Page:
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Figure 2. Stimulus sequence for one trial.

Time is shown in milliseconds. At the beginning of each trial, the start screen required participants to push the start button. This was followed by a black screen, a fixation cross, and a cue. The cue showed participants to which goal location they had to move the cylinder (only transport to the right is shown). The cue could either emphasize the immediate goal (TOP), or the final goal (BOTTOM), or be a filler trial (not shown). In the immediate goal-cued condition participants had to grasp the cylinder with the base of their thumb towards the color mark shown and transport it to the goal location. In the final goal-cued condition participants had to transport the cylinder to the goal location, the grip was not specified.

https://doi.org/10.1371/journal.pone.0068501.g002

Behavioral and Electroencephalographic Recordings

Behavioral recordings included the time points of lifting the hand off the start button, lifting the cylinder, and placing the cylinder down again. Micro switches were used to detect the exact moment they occurred. These events were recorded on the PC which was presenting the stimuli, as well as on the PC which was recording the EEG. Participants’ manual behavior was recorded with a video camera for later offline analysis.

EEG was recorded by a 64 channel amplifier (ANT). A WaveGuard EEG cap (ANT) with sixty-four Ag/AgCl electrodes was used. The electrodes of the cap were arranged according to the international 10–10 system (based on the 10–20 system) [27]. In order to detect ocular artifacts, EOG was recorded using four electrodes placed above and below the right eye and lateral to both eyes. During recording the data were average-referenced. The EEG was band-pass filtered (DC-138 Hz) and digitized at 512 Hz. The impedance of all electrodes was less than 5 kΩ.

Data Analysis

Video recordings were studied offline for performance errors. A trial was rated as containing an error when the participant used the wrong grip, placed the cylinder on the wrong target, changed the grip during the approach or execution phase of the movement, or dropped the cylinder. Trials with performance errors were excluded from the analyses.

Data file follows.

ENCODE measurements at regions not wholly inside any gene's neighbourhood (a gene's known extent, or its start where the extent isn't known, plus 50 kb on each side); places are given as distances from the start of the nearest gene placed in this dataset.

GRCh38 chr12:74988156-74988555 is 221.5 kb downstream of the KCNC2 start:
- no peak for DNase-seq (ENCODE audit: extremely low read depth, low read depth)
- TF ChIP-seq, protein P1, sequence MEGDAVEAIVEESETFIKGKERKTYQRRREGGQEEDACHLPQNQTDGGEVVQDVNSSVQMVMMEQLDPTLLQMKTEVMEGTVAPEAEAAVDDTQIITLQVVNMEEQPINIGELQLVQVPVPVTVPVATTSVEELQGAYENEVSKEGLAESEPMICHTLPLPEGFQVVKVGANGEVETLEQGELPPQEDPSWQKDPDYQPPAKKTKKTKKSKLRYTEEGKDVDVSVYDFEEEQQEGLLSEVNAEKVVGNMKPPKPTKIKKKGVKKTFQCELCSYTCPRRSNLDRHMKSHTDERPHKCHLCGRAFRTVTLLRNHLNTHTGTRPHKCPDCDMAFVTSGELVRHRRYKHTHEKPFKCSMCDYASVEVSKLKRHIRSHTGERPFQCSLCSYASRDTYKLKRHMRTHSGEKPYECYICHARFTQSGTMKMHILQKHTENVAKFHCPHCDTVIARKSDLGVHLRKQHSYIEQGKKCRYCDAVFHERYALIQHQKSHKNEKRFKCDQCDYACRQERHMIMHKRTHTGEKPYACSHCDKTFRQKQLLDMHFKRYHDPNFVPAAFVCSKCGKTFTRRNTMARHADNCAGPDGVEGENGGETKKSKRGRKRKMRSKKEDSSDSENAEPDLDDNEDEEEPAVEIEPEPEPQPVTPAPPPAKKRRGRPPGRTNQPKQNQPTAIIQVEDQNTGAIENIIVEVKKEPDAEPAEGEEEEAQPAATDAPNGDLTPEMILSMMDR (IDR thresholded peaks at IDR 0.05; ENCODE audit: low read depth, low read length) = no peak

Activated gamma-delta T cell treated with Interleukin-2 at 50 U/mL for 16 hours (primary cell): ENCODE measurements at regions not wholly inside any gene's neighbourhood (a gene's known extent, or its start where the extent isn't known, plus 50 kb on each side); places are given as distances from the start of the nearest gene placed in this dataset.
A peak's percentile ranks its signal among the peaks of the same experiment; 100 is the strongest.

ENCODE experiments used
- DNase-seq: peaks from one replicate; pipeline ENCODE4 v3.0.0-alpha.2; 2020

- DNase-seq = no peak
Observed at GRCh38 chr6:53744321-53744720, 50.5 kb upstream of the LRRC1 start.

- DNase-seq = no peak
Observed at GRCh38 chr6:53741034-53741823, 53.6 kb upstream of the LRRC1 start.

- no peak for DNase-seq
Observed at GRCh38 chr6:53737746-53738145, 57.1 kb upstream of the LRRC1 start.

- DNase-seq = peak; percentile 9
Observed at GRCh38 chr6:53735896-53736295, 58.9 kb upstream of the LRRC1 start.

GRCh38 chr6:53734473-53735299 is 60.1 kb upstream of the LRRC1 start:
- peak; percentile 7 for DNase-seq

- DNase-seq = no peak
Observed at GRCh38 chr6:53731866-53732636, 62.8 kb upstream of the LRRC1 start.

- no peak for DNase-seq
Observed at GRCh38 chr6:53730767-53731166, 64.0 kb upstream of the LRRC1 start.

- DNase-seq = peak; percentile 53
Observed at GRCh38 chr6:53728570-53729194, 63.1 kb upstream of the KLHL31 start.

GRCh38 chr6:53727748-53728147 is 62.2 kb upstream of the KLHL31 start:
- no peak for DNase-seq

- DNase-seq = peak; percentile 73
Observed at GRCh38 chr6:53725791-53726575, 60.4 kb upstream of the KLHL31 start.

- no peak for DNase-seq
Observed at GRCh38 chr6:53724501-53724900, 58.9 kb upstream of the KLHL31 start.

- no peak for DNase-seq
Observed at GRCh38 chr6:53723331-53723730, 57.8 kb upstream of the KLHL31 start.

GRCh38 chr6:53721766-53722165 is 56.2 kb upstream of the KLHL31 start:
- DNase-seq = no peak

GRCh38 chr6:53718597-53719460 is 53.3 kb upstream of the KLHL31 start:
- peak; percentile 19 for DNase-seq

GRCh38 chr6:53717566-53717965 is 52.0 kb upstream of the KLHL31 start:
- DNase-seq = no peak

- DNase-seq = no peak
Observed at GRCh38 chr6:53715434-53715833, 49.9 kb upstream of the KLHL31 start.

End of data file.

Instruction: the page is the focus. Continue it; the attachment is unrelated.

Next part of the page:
Behavioral analyses for reaction times (time from stimulus presentation to lifting of the hand), reach times (time from lifting the hand to lifting the object), and transport time (time from lifting the object to movement end) were each done separately. Averaged reaction, reach, and transport times were each subjected to a paired t-test to determine the influence of the cue-type (immediate goal-cued, final goal-cued).

Electrophysiological data were band-pass filtered offline from 0.1 to 30 Hz and re-referenced to the average mastoid electrodes. Response-locked analysis to grasping included the time interval from −1500–1000 ms. That means, epochs started 1500 ms before lifting the cylinder from the start position and ended 1000 ms after lifting. Response-locked analysis to movement end included the time interval from −2100–100 ms. That means, epochs started 2100 ms before placing the cylinder down at the target position and ended 100 ms after placing it down. Baseline correction was performed on the first 100 ms of each interval. Ocular artifacts were corrected using the correction procedure of Gratton et al. [28]. Artifact detection was done using a peak-to-peak moving window approach. Epochs containing peak-to-peak amplitudes above the threshold of ±50 µV within a 200 ms window were rejected. This window was moved over the whole epoch in 50 ms steps. Time epochs were visually double-checked for artifacts that would have been missed by the detection algorithm. 20% of the trials time-locked to grasping in the immediate goal-cued condition and 23% in the final goal-cued condition were rejected due to artifacts. 15% of the trials time-locked to movement end in the immediate goal-cued and 17% in the final goal-cued condition were rejected due to artifacts.